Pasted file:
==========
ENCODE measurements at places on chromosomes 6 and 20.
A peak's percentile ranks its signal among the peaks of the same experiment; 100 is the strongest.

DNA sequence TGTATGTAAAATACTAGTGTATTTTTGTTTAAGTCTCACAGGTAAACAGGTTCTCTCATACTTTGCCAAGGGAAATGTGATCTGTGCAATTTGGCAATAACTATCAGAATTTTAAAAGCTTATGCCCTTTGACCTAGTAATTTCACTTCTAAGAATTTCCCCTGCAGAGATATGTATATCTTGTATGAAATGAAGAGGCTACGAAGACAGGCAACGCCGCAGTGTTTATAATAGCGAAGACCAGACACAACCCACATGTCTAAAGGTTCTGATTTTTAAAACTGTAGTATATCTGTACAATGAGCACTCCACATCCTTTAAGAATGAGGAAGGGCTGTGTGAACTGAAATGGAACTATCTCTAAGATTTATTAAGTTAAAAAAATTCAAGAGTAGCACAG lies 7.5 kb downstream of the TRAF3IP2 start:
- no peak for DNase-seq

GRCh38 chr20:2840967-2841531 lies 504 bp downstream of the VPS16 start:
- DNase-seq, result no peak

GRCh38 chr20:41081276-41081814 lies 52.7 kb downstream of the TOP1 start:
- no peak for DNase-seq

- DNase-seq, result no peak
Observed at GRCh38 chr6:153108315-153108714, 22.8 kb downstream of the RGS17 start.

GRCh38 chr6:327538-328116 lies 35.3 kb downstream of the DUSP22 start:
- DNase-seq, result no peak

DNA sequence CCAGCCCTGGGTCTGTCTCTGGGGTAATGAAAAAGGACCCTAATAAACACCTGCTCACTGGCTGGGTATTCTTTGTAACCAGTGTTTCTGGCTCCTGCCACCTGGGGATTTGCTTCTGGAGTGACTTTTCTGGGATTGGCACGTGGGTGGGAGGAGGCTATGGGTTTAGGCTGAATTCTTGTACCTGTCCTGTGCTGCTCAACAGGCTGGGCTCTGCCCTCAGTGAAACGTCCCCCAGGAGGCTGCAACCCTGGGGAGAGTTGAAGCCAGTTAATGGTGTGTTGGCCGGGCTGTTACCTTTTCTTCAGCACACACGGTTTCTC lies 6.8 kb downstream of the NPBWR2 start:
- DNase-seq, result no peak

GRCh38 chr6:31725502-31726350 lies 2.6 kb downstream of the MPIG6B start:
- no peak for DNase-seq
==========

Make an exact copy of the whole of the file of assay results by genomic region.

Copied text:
ENCODE measurements at places on chromosomes 6 and 20.
A peak's percentile ranks its signal among the peaks of the same experiment; 100 is the strongest.

DNA sequence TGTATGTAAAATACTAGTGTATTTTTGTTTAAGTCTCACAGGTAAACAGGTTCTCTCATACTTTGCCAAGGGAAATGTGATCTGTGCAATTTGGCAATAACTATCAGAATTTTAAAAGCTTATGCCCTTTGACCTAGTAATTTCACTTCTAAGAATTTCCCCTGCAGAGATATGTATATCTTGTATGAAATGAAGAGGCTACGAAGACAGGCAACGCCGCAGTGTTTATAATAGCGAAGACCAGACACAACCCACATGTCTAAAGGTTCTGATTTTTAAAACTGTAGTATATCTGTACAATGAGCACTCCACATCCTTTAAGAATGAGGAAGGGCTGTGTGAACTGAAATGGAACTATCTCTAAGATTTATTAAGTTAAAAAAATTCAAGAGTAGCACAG lies 7.5 kb downstream of the TRAF3IP2 start:
- no peak for DNase-seq

GRCh38 chr20:2840967-2841531 lies 504 bp downstream of the VPS16 start:
- DNase-seq, result no peak

GRCh38 chr20:41081276-41081814 lies 52.7 kb downstream of the TOP1 start:
- no peak for DNase-seq

- DNase-seq, result no peak
Observed at GRCh38 chr6:153108315-153108714, 22.8 kb downstream of the RGS17 start.

GRCh38 chr6:327538-328116 lies 35.3 kb downstream of the DUSP22 start:
- DNase-seq, result no peak

DNA sequence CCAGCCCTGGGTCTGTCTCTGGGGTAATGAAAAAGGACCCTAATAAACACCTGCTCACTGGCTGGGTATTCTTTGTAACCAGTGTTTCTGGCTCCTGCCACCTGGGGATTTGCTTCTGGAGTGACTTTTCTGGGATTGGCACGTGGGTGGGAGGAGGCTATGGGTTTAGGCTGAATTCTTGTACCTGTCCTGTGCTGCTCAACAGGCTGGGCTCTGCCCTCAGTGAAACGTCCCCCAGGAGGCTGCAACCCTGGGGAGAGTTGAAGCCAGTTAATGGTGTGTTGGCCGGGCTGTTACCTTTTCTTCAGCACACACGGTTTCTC lies 6.8 kb downstream of the NPBWR2 start:
- DNase-seq, result no peak

GRCh38 chr6:31725502-31726350 lies 2.6 kb downstream of the MPIG6B start:
- no peak for DNase-seq